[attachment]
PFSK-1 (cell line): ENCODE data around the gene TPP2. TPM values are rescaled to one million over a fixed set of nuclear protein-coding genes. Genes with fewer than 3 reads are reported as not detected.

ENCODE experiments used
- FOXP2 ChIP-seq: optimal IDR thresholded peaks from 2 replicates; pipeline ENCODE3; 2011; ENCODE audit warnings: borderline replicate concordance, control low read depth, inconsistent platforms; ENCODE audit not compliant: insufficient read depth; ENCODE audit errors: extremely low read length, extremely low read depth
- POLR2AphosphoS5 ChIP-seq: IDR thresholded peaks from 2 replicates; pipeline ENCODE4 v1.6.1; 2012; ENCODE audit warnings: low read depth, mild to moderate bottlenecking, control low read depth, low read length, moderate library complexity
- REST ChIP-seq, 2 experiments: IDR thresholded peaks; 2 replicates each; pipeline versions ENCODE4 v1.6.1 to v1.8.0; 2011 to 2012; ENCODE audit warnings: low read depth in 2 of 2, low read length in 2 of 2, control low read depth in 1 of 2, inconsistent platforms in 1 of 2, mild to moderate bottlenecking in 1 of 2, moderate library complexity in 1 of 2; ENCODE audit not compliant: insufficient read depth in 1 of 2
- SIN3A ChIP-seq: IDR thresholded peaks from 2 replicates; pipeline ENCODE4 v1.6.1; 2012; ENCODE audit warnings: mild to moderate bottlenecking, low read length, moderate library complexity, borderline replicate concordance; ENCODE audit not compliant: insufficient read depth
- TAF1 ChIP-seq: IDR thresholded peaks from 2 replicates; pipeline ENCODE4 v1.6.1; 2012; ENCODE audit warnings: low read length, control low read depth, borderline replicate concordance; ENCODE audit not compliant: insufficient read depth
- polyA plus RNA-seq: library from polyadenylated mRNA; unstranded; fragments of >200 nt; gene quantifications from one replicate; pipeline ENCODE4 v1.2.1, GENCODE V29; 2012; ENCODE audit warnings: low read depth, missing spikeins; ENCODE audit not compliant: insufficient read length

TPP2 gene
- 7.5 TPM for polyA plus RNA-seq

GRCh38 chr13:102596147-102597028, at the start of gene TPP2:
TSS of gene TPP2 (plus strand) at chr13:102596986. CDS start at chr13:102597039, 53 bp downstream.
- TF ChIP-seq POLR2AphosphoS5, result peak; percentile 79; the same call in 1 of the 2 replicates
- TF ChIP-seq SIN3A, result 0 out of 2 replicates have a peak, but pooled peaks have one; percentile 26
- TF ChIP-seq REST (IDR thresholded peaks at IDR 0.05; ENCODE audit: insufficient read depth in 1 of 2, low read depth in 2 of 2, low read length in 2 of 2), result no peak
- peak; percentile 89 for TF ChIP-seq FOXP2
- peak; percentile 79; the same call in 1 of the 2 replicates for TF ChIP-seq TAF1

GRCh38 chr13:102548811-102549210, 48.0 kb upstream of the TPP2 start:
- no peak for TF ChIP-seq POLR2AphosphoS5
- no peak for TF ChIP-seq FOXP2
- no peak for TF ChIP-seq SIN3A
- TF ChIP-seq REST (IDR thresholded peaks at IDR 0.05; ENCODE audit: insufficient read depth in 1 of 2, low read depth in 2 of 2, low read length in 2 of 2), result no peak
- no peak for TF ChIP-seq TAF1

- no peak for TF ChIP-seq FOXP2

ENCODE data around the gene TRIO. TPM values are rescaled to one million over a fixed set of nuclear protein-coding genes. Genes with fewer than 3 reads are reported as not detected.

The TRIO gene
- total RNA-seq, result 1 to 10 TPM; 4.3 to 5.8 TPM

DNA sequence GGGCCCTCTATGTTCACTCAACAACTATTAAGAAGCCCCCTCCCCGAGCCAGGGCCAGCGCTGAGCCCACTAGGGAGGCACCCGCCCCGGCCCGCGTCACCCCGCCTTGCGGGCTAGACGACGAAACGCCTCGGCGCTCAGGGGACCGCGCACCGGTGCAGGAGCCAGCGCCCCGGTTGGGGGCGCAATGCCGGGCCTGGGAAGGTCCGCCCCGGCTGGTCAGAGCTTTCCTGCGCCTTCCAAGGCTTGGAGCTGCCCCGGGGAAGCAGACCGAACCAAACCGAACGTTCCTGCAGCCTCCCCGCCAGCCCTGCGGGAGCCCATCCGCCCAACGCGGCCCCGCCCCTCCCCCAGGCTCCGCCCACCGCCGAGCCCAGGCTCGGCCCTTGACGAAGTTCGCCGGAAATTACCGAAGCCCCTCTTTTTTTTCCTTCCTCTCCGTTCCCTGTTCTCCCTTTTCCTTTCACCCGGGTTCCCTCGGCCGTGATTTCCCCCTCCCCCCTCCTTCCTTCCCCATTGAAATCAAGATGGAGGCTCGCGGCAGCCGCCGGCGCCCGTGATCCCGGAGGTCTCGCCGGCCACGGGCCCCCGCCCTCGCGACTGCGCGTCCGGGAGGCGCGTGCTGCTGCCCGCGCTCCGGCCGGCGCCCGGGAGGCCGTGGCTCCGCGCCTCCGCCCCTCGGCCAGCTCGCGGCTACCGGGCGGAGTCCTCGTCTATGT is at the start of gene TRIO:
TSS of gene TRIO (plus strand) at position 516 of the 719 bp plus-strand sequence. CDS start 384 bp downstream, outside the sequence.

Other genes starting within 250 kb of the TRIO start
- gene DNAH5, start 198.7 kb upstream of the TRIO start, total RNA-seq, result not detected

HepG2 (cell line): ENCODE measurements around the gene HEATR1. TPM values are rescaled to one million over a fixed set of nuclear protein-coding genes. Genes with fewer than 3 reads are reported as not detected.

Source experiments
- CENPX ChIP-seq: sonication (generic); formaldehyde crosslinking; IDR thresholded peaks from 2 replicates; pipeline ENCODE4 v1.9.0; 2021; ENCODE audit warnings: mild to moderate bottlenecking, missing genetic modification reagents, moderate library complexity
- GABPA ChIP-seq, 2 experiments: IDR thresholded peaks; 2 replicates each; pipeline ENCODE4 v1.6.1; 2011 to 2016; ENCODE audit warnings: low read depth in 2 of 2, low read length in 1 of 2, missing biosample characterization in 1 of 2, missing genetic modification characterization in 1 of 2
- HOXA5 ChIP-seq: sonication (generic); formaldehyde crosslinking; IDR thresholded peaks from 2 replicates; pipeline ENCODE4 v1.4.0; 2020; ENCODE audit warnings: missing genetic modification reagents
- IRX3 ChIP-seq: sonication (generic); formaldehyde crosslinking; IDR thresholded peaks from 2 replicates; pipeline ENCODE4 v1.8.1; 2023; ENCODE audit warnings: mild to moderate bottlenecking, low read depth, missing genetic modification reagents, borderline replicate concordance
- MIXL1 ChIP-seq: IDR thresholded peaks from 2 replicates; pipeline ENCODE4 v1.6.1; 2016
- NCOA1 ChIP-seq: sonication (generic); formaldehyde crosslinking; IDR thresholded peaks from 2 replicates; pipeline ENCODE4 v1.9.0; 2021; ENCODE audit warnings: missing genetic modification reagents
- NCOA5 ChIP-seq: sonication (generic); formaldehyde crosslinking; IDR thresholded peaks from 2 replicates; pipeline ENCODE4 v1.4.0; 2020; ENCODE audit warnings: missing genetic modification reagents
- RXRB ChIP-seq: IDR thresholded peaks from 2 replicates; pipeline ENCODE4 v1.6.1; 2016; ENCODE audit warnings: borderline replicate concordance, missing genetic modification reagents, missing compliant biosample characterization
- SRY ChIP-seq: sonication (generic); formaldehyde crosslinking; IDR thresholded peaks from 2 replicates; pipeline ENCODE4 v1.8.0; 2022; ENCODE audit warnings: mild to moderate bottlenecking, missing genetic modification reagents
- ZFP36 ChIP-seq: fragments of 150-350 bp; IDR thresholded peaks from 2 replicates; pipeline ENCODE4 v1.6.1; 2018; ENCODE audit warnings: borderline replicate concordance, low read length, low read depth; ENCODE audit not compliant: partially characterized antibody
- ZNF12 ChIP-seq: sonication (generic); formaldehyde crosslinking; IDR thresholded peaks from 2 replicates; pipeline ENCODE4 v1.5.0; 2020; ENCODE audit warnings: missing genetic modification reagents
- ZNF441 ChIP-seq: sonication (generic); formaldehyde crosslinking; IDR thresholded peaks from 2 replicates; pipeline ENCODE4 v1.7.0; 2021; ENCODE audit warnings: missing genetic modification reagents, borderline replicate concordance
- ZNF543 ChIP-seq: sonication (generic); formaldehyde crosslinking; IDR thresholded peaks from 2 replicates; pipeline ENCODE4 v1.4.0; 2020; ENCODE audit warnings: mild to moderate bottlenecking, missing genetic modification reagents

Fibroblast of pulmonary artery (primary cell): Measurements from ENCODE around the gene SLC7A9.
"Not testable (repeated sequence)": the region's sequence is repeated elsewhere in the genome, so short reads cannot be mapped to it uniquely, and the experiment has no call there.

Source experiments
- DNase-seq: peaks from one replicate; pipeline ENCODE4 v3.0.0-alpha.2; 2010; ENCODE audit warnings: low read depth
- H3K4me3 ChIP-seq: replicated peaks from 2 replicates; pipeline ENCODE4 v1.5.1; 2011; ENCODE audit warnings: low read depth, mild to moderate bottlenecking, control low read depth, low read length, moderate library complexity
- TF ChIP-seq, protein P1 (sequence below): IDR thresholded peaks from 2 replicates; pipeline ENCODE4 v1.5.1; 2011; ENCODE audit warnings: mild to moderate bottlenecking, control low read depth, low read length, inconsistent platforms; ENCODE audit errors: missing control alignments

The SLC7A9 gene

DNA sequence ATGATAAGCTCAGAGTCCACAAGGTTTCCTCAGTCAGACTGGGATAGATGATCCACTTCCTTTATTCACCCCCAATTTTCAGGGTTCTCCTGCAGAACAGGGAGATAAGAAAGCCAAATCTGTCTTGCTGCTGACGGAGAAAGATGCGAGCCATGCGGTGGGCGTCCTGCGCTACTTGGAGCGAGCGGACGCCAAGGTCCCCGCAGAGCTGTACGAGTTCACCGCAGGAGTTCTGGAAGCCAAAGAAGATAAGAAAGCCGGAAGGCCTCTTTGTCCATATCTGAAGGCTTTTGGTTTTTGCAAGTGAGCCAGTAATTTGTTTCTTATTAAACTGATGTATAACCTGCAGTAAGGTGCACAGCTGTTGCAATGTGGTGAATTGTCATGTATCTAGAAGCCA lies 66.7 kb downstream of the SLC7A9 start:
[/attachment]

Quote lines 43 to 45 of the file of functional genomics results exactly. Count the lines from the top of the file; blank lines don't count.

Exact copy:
- ZFP36 ChIP-seq: fragments of 150-350 bp; IDR thresholded peaks from 2 replicates; pipeline ENCODE4 v1.6.1; 2018; ENCODE audit warnings: borderline replicate concordance, low read length, low read depth; ENCODE audit not compliant: partially characterized antibody
- ZNF12 ChIP-seq: sonication (generic); formaldehyde crosslinking; IDR thresholded peaks from 2 replicates; pipeline ENCODE4 v1.5.0; 2020; ENCODE audit warnings: missing genetic modification reagents
- ZNF441 ChIP-seq: sonication (generic); formaldehyde crosslinking; IDR thresholded peaks from 2 replicates; pipeline ENCODE4 v1.7.0; 2021; ENCODE audit warnings: missing genetic modification reagents, borderline replicate concordance